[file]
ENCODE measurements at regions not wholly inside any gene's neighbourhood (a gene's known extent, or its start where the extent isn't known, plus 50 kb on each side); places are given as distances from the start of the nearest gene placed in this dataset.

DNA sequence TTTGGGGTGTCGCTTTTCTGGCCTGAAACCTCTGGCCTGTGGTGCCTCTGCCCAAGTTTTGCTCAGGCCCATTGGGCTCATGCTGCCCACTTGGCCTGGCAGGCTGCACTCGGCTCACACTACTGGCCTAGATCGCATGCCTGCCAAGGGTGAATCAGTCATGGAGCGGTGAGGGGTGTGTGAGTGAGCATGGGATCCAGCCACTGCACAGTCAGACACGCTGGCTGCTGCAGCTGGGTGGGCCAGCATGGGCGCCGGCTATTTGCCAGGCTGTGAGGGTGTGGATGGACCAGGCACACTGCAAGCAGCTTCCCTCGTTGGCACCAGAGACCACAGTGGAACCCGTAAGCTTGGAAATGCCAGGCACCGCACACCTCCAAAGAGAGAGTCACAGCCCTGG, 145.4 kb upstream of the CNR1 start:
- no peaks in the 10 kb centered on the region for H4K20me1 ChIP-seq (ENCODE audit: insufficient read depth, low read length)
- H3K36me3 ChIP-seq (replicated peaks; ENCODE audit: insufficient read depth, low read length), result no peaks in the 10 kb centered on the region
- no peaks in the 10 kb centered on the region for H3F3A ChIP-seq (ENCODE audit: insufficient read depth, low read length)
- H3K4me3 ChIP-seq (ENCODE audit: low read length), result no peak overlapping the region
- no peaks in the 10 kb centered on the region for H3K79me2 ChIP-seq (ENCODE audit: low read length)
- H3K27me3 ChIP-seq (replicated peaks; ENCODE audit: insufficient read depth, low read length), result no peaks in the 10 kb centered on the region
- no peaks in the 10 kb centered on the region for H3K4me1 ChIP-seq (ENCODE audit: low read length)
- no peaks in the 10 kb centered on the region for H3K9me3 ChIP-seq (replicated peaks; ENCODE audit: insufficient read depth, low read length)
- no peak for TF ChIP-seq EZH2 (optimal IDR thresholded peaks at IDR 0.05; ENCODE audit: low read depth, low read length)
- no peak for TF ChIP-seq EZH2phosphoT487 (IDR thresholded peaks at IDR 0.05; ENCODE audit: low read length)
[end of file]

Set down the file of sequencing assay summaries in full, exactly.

ENCODE measurements at regions not wholly inside any gene's neighbourhood (a gene's known extent, or its start where the extent isn't known, plus 50 kb on each side); places are given as distances from the start of the nearest gene placed in this dataset.

DNA sequence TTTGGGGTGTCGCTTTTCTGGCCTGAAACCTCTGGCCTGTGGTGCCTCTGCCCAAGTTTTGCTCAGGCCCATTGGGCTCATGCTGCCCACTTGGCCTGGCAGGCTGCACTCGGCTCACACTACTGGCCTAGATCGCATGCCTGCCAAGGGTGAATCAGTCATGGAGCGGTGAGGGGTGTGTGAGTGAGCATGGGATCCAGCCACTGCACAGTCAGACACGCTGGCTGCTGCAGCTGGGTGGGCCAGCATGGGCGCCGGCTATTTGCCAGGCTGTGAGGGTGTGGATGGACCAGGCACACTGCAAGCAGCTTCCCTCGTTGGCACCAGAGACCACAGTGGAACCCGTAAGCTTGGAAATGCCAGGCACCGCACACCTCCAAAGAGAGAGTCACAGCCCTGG, 145.4 kb upstream of the CNR1 start:
- no peaks in the 10 kb centered on the region for H4K20me1 ChIP-seq (ENCODE audit: insufficient read depth, low read length)
- H3K36me3 ChIP-seq (replicated peaks; ENCODE audit: insufficient read depth, low read length), result no peaks in the 10 kb centered on the region
- no peaks in the 10 kb centered on the region for H3F3A ChIP-seq (ENCODE audit: insufficient read depth, low read length)
- H3K4me3 ChIP-seq (ENCODE audit: low read length), result no peak overlapping the region
- no peaks in the 10 kb centered on the region for H3K79me2 ChIP-seq (ENCODE audit: low read length)
- H3K27me3 ChIP-seq (replicated peaks; ENCODE audit: insufficient read depth, low read length), result no peaks in the 10 kb centered on the region
- no peaks in the 10 kb centered on the region for H3K4me1 ChIP-seq (ENCODE audit: low read length)
- no peaks in the 10 kb centered on the region for H3K9me3 ChIP-seq (replicated peaks; ENCODE audit: insufficient read depth, low read length)
- no peak for TF ChIP-seq EZH2 (optimal IDR thresholded peaks at IDR 0.05; ENCODE audit: low read depth, low read length)
- no peak for TF ChIP-seq EZH2phosphoT487 (IDR thresholded peaks at IDR 0.05; ENCODE audit: low read length)